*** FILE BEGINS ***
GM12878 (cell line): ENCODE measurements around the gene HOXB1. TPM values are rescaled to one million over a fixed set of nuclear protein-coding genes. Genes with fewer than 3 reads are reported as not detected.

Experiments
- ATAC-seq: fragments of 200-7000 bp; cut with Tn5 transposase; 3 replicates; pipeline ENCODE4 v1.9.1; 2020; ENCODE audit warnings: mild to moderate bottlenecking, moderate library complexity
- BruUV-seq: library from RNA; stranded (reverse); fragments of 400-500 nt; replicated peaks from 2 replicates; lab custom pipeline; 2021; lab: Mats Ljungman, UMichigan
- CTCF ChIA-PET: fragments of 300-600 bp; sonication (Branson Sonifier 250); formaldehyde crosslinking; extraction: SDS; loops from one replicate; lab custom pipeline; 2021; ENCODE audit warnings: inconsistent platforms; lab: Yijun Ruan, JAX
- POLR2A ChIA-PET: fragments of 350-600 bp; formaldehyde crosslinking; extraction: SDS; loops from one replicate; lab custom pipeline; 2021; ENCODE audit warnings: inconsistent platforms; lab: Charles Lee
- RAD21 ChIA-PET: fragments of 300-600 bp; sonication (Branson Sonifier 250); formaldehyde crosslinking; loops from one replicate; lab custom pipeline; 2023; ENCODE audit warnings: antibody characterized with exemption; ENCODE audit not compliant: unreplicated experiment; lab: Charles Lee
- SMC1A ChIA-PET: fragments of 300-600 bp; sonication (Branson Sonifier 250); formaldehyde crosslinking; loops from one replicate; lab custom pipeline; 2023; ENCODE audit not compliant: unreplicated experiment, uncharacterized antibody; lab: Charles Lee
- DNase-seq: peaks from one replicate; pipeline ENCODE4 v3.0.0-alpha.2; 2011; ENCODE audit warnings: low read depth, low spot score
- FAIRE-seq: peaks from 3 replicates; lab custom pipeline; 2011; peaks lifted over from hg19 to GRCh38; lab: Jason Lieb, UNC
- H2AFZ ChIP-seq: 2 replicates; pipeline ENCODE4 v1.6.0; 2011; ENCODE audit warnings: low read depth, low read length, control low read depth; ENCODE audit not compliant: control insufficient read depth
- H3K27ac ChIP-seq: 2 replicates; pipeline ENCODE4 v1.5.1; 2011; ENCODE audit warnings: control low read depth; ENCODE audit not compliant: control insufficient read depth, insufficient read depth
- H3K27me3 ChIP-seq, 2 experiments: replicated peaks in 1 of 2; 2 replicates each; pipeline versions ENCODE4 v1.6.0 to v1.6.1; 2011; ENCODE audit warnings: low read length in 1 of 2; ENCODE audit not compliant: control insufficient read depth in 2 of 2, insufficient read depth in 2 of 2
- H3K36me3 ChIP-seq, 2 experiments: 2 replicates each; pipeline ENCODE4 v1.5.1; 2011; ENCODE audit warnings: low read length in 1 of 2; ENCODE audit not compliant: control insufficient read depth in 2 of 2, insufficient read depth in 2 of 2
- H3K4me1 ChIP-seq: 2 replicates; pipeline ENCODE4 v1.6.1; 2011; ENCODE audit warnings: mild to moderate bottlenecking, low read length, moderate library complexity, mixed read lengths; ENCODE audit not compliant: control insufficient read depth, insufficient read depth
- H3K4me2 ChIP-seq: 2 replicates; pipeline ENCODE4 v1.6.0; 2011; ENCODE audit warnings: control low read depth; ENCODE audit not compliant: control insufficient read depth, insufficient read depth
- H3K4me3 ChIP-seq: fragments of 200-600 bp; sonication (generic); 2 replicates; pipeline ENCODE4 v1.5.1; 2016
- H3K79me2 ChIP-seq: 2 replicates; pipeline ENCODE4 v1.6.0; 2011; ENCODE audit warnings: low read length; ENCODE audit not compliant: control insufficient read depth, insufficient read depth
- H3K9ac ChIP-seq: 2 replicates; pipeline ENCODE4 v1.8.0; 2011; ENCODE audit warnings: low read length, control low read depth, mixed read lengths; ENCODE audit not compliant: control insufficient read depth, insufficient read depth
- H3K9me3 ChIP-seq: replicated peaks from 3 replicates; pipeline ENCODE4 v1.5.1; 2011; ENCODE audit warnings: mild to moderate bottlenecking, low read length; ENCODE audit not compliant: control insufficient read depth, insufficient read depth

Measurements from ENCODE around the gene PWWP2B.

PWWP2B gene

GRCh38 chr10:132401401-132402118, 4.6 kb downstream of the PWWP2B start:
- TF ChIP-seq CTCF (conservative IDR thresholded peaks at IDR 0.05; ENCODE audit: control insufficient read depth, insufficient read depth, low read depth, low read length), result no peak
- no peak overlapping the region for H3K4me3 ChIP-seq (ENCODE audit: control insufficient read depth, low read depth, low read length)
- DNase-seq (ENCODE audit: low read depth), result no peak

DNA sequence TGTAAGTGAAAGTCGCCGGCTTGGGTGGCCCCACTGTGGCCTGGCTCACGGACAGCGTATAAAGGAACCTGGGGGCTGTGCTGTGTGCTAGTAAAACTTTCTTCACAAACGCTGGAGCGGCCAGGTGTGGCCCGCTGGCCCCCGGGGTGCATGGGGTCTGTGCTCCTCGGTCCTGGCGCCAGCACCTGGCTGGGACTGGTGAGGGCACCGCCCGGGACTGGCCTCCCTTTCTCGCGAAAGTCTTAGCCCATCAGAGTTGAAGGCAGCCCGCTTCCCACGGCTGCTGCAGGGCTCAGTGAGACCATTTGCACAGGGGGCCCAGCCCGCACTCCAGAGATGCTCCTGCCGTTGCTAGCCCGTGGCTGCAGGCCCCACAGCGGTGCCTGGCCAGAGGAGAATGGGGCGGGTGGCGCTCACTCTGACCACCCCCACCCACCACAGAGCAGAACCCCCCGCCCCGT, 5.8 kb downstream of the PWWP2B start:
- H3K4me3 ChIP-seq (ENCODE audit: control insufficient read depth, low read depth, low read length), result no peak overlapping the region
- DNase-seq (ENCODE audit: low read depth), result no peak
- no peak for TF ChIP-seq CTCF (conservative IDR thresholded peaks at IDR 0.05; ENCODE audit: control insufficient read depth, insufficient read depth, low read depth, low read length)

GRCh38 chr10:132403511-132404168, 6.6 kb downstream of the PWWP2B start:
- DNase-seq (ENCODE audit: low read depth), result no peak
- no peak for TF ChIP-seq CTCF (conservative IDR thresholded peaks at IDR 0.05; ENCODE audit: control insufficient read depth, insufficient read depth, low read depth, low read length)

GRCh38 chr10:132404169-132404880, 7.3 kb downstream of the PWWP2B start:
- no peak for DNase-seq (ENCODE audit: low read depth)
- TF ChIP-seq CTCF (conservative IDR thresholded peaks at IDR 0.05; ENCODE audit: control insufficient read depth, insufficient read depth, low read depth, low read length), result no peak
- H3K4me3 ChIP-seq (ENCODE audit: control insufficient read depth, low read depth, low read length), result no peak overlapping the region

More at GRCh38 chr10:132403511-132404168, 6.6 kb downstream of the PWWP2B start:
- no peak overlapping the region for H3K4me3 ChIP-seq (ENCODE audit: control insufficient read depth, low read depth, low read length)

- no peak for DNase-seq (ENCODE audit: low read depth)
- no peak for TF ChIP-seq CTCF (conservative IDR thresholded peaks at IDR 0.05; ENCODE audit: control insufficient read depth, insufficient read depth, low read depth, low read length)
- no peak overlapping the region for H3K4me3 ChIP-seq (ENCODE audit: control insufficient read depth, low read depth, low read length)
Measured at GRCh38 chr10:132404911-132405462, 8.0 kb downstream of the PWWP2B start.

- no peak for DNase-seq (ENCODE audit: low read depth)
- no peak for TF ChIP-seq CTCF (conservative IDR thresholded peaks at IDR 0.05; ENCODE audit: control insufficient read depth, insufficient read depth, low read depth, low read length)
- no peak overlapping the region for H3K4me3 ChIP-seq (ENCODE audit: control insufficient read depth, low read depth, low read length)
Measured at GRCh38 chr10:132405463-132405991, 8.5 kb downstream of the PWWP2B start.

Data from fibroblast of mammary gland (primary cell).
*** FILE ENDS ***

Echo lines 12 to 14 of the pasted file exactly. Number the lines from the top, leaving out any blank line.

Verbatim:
- H3K27ac ChIP-seq: 2 replicates; pipeline ENCODE4 v1.5.1; 2011; ENCODE audit warnings: control low read depth; ENCODE audit not compliant: control insufficient read depth, insufficient read depth
- H3K27me3 ChIP-seq, 2 experiments: replicated peaks in 1 of 2; 2 replicates each; pipeline versions ENCODE4 v1.6.0 to v1.6.1; 2011; ENCODE audit warnings: low read length in 1 of 2; ENCODE audit not compliant: control insufficient read depth in 2 of 2, insufficient read depth in 2 of 2
- H3K36me3 ChIP-seq, 2 experiments: 2 replicates each; pipeline ENCODE4 v1.5.1; 2011; ENCODE audit warnings: low read length in 1 of 2; ENCODE audit not compliant: control insufficient read depth in 2 of 2, insufficient read depth in 2 of 2